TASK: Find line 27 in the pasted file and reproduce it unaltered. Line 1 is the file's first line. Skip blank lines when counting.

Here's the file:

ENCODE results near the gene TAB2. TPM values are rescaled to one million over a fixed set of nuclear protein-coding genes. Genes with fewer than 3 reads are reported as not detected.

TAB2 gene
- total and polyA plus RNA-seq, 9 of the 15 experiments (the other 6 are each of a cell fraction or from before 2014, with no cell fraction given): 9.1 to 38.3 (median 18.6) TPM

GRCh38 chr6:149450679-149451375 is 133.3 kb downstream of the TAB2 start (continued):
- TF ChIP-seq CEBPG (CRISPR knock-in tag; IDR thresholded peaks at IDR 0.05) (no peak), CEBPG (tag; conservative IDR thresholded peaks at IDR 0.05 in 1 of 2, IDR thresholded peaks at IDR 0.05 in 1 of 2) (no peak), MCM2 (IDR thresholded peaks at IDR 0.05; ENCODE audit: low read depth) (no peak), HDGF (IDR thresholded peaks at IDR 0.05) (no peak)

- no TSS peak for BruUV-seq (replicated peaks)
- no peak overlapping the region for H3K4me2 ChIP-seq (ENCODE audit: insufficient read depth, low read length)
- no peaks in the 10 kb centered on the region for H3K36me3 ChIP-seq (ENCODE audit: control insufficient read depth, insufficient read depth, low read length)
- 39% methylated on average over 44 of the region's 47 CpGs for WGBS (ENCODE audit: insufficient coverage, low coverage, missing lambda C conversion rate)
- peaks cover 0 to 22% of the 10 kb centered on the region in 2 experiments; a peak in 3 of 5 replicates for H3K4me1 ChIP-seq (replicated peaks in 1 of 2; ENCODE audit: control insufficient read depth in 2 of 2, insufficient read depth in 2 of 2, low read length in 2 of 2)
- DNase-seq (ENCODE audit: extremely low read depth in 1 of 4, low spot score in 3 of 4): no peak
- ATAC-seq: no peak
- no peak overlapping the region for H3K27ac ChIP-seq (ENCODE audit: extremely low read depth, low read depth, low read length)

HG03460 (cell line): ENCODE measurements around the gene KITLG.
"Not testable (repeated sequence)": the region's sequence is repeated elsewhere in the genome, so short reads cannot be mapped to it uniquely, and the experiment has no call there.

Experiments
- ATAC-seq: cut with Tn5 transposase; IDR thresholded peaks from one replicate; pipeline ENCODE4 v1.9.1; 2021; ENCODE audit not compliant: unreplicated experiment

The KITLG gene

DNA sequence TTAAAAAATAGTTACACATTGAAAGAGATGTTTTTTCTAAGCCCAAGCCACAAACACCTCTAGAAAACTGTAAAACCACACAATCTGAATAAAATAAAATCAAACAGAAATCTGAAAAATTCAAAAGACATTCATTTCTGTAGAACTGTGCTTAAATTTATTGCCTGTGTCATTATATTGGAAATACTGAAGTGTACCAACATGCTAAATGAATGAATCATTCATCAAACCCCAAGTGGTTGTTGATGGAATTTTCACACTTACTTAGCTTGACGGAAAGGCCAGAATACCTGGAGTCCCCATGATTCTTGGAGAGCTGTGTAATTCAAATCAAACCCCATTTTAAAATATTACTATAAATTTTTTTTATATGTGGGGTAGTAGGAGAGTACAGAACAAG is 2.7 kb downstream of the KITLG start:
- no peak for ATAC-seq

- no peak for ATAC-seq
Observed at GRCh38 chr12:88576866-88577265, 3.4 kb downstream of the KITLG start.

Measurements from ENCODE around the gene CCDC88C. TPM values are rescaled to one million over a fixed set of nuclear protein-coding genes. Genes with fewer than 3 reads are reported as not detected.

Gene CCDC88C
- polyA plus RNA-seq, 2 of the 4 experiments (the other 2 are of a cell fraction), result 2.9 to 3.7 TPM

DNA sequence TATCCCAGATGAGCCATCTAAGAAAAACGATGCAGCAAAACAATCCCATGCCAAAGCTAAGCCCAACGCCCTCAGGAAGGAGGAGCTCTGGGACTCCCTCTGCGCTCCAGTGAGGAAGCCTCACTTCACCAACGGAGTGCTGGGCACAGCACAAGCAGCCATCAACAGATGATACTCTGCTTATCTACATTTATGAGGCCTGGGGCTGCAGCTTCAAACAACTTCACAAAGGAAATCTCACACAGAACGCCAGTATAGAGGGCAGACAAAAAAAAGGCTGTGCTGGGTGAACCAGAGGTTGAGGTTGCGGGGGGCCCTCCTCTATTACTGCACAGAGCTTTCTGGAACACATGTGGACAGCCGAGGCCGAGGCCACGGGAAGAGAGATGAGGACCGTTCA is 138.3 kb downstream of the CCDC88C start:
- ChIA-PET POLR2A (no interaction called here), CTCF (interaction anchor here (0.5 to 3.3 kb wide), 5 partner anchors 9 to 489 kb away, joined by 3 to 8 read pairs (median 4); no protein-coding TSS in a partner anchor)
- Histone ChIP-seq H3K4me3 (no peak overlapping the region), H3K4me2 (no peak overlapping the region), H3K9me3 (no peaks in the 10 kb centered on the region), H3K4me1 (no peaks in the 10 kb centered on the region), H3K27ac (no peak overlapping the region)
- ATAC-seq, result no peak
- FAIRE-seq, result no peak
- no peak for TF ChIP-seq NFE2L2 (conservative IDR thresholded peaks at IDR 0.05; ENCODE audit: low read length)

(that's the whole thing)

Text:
- ChIA-PET POLR2A (no interaction called here), CTCF (interaction anchor here (0.5 to 3.3 kb wide), 5 partner anchors 9 to 489 kb away, joined by 3 to 8 read pairs (median 4); no protein-coding TSS in a partner anchor)